Are food prices becoming more volatile? Yes, says the FAO (but it doesn't know what to do about it)

The latest in the excellent two pagers from the FAO’s ‘Economic and Social Perspectives’ series looks at price volatility in agricultural markets. It finds that over recent decades, staple food prices have indeed become more volatile. The graph shows a measure of volatility – the market’s expectation of how much the price of a commodity FAO price Volatilitymight move in future. The two pager doesn’t say where the data comes from (and the paper on which it is based isn’t out yet), but it seems to measure subjective expectations, a bit like business confidence indices.

As the paper points out, a bit of price volatility is a good thing – it’s part of ensuring that supply shifts in response to changing demand, but excessive, or excessively short-term price swings deters farmers or companies from investing – especially given the timelag between investing in a new crop, and harvesting it.

Why has volatility increased?

“Increased vulnerability is being triggered by an apparent increase in extreme weather events and a dependence on new exporting zones, where harvest outcomes are prone to weather vagaries; a greater reliance on international trade to meet food needs at the expense of stock holding; a growing demand for food commodities from other sectors, especially energy; and a faster transmission of macroeconomic factors onto commodity markets, including exchange rate volatility and monetary policy shifts, such as changing interest rate regimes.

What is more, financial firms are progressively investing in commodity derivatives as a portfolio hedge since returns in the commodity sector seem uncorrelated with returns to other assets. While this ‘financialisation of commodities’ is generally not viewed as the source of price turbulence, evidence suggests that trading in futures markets may have amplified volatility in the short term.”

Alas the ‘so what’ section of the paper does not live up to the diagnosis, merely calling for better coherence and coordination between different institutions (governments, multilaterals etc), transparency and monitoring, safety nets and faster disbursing funding during price shocks – an even more restricted menu than Robert Zoellick’s recent FT piece. The FAO seems to be accepting growing volatility as inevitable and merely trying to cushion the impact a bit.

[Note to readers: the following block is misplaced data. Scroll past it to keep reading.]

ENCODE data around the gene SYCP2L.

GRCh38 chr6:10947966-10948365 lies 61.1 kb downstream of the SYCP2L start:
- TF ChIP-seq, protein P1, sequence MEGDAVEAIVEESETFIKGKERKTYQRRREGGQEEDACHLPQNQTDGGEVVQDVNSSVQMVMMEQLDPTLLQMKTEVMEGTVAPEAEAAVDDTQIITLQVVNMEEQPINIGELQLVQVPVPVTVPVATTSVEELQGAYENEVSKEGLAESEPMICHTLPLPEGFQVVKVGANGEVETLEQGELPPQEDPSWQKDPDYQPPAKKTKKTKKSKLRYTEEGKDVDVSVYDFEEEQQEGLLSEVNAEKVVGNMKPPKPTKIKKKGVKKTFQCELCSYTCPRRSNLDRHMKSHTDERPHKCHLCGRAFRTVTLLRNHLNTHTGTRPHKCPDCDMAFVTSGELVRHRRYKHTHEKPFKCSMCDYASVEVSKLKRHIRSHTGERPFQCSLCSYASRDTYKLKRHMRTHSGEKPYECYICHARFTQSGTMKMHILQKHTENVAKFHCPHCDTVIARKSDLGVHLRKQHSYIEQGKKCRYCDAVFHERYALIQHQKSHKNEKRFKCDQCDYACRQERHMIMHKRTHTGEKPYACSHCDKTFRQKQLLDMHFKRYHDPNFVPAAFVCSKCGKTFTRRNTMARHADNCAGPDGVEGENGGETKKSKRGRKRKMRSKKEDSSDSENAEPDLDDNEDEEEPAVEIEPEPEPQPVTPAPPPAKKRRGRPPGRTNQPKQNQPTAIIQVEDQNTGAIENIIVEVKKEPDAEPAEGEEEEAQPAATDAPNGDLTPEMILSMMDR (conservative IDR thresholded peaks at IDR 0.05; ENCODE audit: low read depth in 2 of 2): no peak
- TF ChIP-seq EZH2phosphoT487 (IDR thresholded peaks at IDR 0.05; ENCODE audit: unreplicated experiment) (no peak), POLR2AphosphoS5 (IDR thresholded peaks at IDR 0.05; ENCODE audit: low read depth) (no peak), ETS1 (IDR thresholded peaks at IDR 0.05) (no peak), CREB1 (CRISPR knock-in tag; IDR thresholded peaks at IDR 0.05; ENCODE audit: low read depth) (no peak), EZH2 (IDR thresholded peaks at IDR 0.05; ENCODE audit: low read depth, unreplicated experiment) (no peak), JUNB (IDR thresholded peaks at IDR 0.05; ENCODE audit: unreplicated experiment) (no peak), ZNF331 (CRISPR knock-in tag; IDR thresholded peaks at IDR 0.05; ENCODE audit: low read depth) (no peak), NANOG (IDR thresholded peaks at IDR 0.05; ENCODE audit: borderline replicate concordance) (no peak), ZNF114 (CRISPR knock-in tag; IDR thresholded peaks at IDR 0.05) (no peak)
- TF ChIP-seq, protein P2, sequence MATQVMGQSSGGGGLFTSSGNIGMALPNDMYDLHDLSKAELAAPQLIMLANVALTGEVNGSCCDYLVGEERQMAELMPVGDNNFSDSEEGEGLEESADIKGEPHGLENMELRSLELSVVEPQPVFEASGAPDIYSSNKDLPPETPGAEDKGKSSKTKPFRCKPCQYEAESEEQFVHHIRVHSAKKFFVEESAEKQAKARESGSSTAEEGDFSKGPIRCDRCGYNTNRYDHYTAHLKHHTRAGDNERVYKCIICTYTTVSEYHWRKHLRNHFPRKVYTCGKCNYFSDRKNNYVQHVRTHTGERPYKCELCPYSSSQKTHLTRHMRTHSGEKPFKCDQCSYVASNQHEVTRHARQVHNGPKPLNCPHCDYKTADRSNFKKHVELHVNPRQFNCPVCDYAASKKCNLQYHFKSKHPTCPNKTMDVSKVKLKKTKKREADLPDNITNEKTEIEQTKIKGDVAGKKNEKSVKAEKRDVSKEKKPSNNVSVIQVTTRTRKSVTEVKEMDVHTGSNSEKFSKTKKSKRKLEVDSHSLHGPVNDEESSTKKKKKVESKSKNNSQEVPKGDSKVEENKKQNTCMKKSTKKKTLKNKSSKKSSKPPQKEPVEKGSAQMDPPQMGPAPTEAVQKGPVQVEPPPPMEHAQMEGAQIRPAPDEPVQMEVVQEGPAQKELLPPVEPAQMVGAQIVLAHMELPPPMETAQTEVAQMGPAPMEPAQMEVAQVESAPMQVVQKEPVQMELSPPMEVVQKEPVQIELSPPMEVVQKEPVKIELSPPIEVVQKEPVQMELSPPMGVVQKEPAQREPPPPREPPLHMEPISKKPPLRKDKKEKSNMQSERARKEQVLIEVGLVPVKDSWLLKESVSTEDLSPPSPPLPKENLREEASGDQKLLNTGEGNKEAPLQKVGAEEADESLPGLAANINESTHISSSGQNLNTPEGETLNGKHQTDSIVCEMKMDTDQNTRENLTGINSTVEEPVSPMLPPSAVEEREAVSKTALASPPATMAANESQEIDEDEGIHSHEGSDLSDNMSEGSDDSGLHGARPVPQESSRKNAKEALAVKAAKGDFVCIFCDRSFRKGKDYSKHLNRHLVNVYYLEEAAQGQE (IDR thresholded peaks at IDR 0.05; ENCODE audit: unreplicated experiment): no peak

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Comments

4 Responses to “Are food prices becoming more volatile? Yes, says the FAO (but it doesn't know what to do about it)”
  1. The, now mostly defunct, Common Agricultural Policy was aimed at guaranteeing at least agricultural self-sufficiency for the EU.

    It was a reaction to the European famine at the end of World War II.

    As the risk of famine receded, what was originally seen as an externality: higher internal prices for food and dumping of excedents on the world market, became the main effect.

    It seems self evident that the global policy of self reliance on agricultural commodities made the global market a market for excedents. Meaning reserves, low prices, overproduction.

    Now we consider food less as a strategic issue and more as a commodity, I would guess that of course volatility goes up.

  2. p baker

    Yes – ‘So What?’ Food prices are higher, surely that’s the main point. Volatility of financial instruments is something else. I can’t see why FAO should be so interested in this, they should be concentrating on helping farmers grow more food. Something for the new DG to consider?

  3. Masuma

    Hi Duncan,
    i tend to get uncomfortable when people start talking about ‘volatility’ as if its a bad thing; are we talking amplitude or frequency? if the amplitude has gone down but now occur in a shorter time span, that’s ok… its just a reflection of the price markets reacting more quickly than the supply markets. if its about larger amplitudes, well that may be a problem. in base metals, although volatility has increased, the amplitudes are smaller, just the frequency has gone up.
    besides i thought higher prices were an incentive enough to seriously start investing in agriculture again. that’s a good thing… right?
    m

  4. Julian Roche

    Hi Duncan,

    I’m pleased you recognise that derivative markets do not create price volatility (there are some excellent academic studies to the contrary, in fact – e.g. when the Hong Kong authorities withdrew off-plan buying (and selling on) price volatility increased.

    But what would you and your NGO colleagues actually like to see in terms of price risk management, if what the World Bank has to say is just a free market mantra? Are you against promoting the use of market risk management instruments like options by farmers? That is what the World Bank wants to happen, after all.

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